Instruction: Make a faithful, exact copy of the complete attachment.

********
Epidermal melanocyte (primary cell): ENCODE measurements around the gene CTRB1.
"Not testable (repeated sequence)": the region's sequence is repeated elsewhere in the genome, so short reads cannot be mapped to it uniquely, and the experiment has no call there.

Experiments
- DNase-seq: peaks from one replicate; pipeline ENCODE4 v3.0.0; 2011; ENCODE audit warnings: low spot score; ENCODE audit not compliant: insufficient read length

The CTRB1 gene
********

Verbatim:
Epidermal melanocyte (primary cell): ENCODE measurements around the gene CTRB1.
"Not testable (repeated sequence)": the region's sequence is repeated elsewhere in the genome, so short reads cannot be mapped to it uniquely, and the experiment has no call there.

Experiments
- DNase-seq: peaks from one replicate; pipeline ENCODE4 v3.0.0; 2011; ENCODE audit warnings: low spot score; ENCODE audit not compliant: insufficient read length

The CTRB1 gene